Page  00000001 TOWARDS AN AUTOMATED MUSIC TEACHING SYSTEM: AUTOMATIC RECOGNITION OF MUSICAL MELODIES USING THE WF-4R Jorge Solis *1*4, Keisuke Chida*], Kei Suefuji*1, Chiaki Arino*1, Atsuo Takanishi*1 *1 Waseda University Department of Mechanical Engineering Tokyo, Japan ABSTRACT In this paper, we are proposing to develop an autonomous system using our anthropomorphic flutist robot which can interact naturally with humans. Therefore; the robot requires not only the ability of reproducing the score, but also needs the ability of extracting the symbolic descriptions defined by human through its sensors; to be used for deciding the next action of the robot. In this year, we are presenting the improvement of the mechanical system and the addition of some cognitive functions (i.e. music recognition) implemented on the new version of the flutist robot, the WF-4R (Waseda Flutist No.4 Refined). Both, mechanical and cognitive issues added to the robot will aid to implement the proposed an automatic transfer skill system. An experimental setup is described in order to test the recognition system implemented. 1. INTRODUCTION The research of Humanoid robots constitutes both one of the largest potentials and one of the largest challenges in the fields of autonomous agents and intelligent robotic control. Such challenge stands as the natural evolution of advanced robotics but represents also the ancient dream of humans to replicate ourselves. Thus, humanoid robots respond to the need for useful machines that can co-exist with humans and furthermore, it represents an attempt to imitate nature and to replicate humans. In a world where man is the standard for almost all interactions, humanoid robots have a very large potential of acting in environments created for human beings due to their human-like mobility and dexterity. At Waseda University, the idea of replicating the human organs involved in the flute playing has been carried out for enabling the communication with humans at emotional level. As an example of such communication, in the last year, we have introduced the idea of using the anthropomorphic flutist robot WF-4, as an assistant tool for transferring flutist skills to beginners [12]. As it is shown in Fig. 1, an experiment was done to use the robot for helping to improve learners' performances. In such experiment, the robot was able to improve the learners' performances by providing verbal and graphical feedback to the students (Figure 2). Even that, from the results of the experiment, the flutist robot was useful to improve beginners' performances; the flutist robot still requires further *4 JSPS Research Fellow Japan Society for the Promotion of Science Japan improvements to render a more natural interaction during the learning process. Thus, we should take into account both shape and mobility of the human and versatility of the human senses to enable the robot to act as a human does. Therefore, in this paper, the improvement of the mechanical design and the interaction system with humans is presented. Firstly, the mechanical design of the arm mechanism to improve the flute position accuracy will be described. Then, the introduction to the new transfer skill system architecture will be given, which is based on the addition of some basic cognitive functions. Finally, the implementation and evaluation of a melody recognition system based on the Hidden Markov Models (HMM) is detailed described. Figure 1. The WF-4 and a professional flutist player transferring basic skills to a beginner flutist player. 2. THE ANTHROPOMORPHIC FLUTIST ROBOT In this year, we have developed the new version of the anthropomorphic flutist robot WF-4R (Waseda Flutist No.4 Refined) which has a total of 38-DOFs in order to reproduce the organs involved in the human flute playing (see Figure 2): lips (5-DOFs), head (4-DOFs), fingers (12-DOFs), tongue (1-DOF), lung (1-DOF), vibrato (1-DOF) and finally two arms (each with 7 -DOFs). The addition of the arm mechanism enabled to enhance the accuracy of the flute positioning (maximum error position of 0.14 mm), which it is an important issue for implementing an automatic transfer skill system that is able of performing musical scores with the same sound quality. 3. AUTOMATED TRANSFER SKILL SYSTEM Last year, we have developed an automated transfer system skill using the WF-4 to teach flutist beginners how to improve their sound quality. In [12], the previous version of the flutist robot, the WF-4, has been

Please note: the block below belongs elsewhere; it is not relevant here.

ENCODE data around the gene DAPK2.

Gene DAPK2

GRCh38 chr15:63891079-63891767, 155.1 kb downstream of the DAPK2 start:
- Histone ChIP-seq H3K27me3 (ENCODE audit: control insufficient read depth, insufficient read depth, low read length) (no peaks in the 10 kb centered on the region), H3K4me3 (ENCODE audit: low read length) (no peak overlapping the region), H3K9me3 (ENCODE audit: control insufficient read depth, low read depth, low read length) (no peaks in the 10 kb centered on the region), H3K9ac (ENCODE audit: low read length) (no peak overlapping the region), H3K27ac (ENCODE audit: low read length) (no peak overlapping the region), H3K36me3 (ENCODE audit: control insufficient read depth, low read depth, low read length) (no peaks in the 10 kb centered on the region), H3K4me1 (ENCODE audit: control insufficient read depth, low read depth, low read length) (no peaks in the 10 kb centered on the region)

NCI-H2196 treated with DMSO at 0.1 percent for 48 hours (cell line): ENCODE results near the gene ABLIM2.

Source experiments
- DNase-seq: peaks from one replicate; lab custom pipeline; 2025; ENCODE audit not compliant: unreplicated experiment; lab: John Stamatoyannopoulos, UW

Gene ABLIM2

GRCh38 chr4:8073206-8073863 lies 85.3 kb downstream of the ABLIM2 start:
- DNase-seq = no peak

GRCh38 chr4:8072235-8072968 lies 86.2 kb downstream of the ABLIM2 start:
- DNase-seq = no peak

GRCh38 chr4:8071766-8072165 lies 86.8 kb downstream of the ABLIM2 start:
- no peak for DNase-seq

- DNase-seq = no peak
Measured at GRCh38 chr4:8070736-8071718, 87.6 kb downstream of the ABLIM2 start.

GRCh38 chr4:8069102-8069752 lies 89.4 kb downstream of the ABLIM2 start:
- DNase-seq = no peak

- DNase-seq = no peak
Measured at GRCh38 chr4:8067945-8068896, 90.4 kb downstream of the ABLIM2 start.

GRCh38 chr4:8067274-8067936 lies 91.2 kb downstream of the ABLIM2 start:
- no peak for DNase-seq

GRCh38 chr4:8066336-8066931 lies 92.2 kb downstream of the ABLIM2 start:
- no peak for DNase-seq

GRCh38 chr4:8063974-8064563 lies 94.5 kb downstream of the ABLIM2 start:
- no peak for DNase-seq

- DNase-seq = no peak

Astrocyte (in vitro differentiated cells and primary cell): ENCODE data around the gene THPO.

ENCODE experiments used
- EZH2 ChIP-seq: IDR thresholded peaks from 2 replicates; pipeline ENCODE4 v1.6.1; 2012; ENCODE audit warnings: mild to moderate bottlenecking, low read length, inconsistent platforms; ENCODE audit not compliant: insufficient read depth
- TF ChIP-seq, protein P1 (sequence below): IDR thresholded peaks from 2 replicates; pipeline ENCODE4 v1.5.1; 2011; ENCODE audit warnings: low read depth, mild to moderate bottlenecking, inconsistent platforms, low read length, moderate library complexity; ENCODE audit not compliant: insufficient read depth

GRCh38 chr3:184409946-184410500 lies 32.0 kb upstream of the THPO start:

Page  00000002 used as a teaching tool to improve the sound quality of beginner flutist players. An experimental setup was done designed to compare the added value of using the flutist robot for teaching to beginner students against the conventional way of teaching. The results demonstrated that the performance of pupils were better when the robot was used. 3) 3rd Step: the student and the robot play together the score. 4) Repeat again all the steps. Human's Sils Hurnan's Skills; Feedback SDemonstrates Skill Figure 2. The anthropomorphic flutist robot WF-4R. However, the interaction between the flutist robot and the learner was in still in some way restricted. The robot's operator pre-programmed the sequence of the experiment so that learners could not decide by themselves which melody they wish to play. Therefore, it becomes necessary to add further cognitive functionalities to the robot so that the robot can interact with humans at the same logical perceptual level. Our goal is to propose a new generation of assisted music teaching tools that includes the capability of detecting the presence of a musical partner using the vision system and identifying and evaluating the musical performance of a student using the auditive system; in order to criticize and make suggestions to the learner for improving his/her performance. In Fig. 3, the proposed architecture of a general automated transfer skill system (GTSS) is presented. Due to the idea that humans acquire 80% of their knowledge through the sense of vision and 11% through the sense of hearing, the proposed automated transfer skill system includes visual and auditory sensory systems. Due to the complexity of the system, as a first approach, the implementation of a music recognition system using the auditory system is presented. The idea of implementing a melody recognition system is based on the idea of rendering a more natural interaction between the robot and the student. As it was presented in [12], the learning process was done as follows: 1) 1st Step: the student plays a score while the robot records and evaluates his/her performance (verbal and visual feedback is provided). 2) 2nd Step. the robot plays the same score while the student hears the performance. Figure 3. Proposed automated transfer skill system. Even that we have demonstrated the improvement of learners using these steps, the score played by the robot to demonstrate the correct way of playing was preprogrammed. Therefore, we aim that the robot should be able of determining which score was played by the learner without pre-programming the score to be played by the robot and without requiring further information from the learner. Such information is then transmitted, by means of TCP/IP, to the PC controller of system in order to replicate the detected score [12]. In order to verify the effectiveness of the recognition system, an experimental setup was designed with flutist beginners. 4. THE RECOGNITION SYSTEM The recognition system should solve to main tasks: model the human skill and identify under going actions. Modeling human skills is a difficult task due to the stochastic nature of human performance as none can repeat a task exactly in the same way. Inside this stochastic process, human actions are considered as the measurable stochastic process and the knowledge or strategy behind it as the underlying stochastic process. In the particular case of music, the Music Information Retrieval (MIR) has been presented as a tool to perform the named Query-By-Humming; where at least three different algorithms have been investigated [1]: note-interval using the Dynamic Programming search [7], melodic-contour using the Dynamic Time Warping search [4], and Hidden Markov Model Matching [5]. Even though the Dynamic Programming and Dynamic Time Warping algorithms demonstrated to be better for doing the musical recognition compared with the Hidden Markov Models [1], the first two algorithms present the following constraints [8]: do not generalize; both are player dependent oriented; need examples(s) for each melody from each subject; and become computationally expensive for large amount of music data.